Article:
VIX Options Hot as Fear Spikes

Stocks are spiraling today, as political uncertainty out of D.C. stokes fear among traders

May 17, 2017 at 1:02 PM
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The CBOE Volatility Index (VIX) is up 25.8% at 13.40 -- near its highest level since before the French election relief rally in late April -- as stock markets tumble on growing uncertainty surrounding President Donald Trump's legislative policies. However, considering May VIX options expire today, there was already an increased chance of a volatility spike, according to Schaeffer's Senior V.P. of Research Todd Salamone.

Specifically, in this week's Monday Morning Outlook, Salamone said that traders who have used "volatility short position will soon be unhedged. That means they're more apt to cover short volatility positions on negative news, or will be forced to replace volatility hedges, which puts a floor on volatility." In fact, since hitting a 10-year low of 9.56 on May 9, the VIX has jumped more than 37% -- with today's 20% spike on track to be the biggest since Sept. 9.

June VIX Options in Focus as May Contracts Expire

Against this backdrop, VIX options are crossing at two times what's typically seen at this point in the day, with 722,000 calls and 210,000 puts on the tape. Each of the index's 10 most active options reside in the standard June series -- which expires on Wednesday, June 21 -- with seven of those strikes calls. By far, the June 19 call has seen the most activity, with roughly 130,000 contracts traded.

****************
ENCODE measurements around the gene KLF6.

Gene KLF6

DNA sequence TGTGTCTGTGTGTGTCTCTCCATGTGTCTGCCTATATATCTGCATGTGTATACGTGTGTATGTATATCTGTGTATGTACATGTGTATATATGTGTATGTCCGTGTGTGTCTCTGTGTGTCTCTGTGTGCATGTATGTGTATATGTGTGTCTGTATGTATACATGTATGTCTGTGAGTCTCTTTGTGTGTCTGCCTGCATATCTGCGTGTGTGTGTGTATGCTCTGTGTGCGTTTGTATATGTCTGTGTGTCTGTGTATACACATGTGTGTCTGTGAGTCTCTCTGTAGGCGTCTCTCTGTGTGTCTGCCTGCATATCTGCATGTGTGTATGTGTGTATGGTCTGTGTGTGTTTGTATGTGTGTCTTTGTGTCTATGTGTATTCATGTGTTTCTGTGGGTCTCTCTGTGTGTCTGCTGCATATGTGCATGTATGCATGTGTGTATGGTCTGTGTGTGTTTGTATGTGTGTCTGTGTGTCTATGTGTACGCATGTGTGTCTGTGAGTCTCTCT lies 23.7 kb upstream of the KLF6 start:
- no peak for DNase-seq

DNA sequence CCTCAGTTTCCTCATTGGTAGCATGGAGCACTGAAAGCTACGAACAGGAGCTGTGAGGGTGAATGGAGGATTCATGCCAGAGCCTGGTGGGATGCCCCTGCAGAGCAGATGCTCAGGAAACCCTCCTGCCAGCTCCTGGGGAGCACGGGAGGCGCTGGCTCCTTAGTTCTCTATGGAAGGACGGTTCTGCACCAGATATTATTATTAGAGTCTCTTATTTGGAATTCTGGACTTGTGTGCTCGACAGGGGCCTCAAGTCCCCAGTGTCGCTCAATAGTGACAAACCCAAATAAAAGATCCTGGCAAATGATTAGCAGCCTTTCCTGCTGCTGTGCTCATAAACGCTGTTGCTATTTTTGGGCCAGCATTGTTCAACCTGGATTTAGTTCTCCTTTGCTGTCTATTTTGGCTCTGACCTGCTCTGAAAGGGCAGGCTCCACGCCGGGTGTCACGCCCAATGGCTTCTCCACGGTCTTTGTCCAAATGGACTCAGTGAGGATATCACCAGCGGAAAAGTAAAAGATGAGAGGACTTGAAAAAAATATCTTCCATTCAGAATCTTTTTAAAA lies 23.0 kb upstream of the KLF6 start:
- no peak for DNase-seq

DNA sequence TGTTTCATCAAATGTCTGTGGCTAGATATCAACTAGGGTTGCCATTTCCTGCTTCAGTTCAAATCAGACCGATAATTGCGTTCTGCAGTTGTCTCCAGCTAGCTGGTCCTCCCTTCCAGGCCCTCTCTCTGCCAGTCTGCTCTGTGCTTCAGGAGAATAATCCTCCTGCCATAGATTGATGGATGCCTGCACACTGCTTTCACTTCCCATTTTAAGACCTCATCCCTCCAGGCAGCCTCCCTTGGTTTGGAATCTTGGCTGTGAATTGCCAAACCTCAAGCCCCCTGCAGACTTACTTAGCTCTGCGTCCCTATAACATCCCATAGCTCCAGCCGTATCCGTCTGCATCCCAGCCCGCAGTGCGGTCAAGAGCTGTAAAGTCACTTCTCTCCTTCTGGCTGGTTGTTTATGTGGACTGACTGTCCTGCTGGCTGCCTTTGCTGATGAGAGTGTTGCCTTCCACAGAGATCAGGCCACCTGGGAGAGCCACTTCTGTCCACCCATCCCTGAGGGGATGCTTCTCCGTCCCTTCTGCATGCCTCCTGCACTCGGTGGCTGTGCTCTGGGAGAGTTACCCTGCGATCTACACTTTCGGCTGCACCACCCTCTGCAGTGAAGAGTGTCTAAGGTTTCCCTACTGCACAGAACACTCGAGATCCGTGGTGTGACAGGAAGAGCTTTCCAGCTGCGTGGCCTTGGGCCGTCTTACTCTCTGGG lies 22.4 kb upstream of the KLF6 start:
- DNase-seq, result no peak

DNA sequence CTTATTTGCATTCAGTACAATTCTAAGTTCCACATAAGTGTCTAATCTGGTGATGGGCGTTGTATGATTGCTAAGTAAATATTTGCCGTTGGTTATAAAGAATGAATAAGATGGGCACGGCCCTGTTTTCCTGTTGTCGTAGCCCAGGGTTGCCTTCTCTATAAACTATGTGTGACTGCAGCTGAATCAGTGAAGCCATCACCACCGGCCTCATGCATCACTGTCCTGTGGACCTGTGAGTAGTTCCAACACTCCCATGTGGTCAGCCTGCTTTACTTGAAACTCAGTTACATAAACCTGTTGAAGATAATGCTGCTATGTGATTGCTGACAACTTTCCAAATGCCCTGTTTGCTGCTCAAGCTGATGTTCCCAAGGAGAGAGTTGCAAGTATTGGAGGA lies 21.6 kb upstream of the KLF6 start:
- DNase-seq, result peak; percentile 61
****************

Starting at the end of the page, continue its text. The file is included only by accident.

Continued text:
VIX Options Buyers Target June 30 Calls as a Possible Fed Hedge

Heading into today's trading, peak open interest in the June series was found at the 30-strike call, with more than 304,000 contracts outstanding. Data from the Chicago Board Options Exchange (CBOE) confirms that the bulk of this activity has been of the buy-to-open kind, including a batch of 208,766 new positions that were purchased on May 9.

Given the deep out-of-the-money status of this VIX call option, it's likely that much of the action so far has been at the hands of traders looking to hedge their long stock positions against a volatility spike. Considering VIX options are based on the expected value at expiration, these speculators could be keeping a close eye on the mid-June Fed meeting, with Salamone recently noting that the "[Federal Open Market Committee] policy decision may be the most relevant headline impacting stocks."

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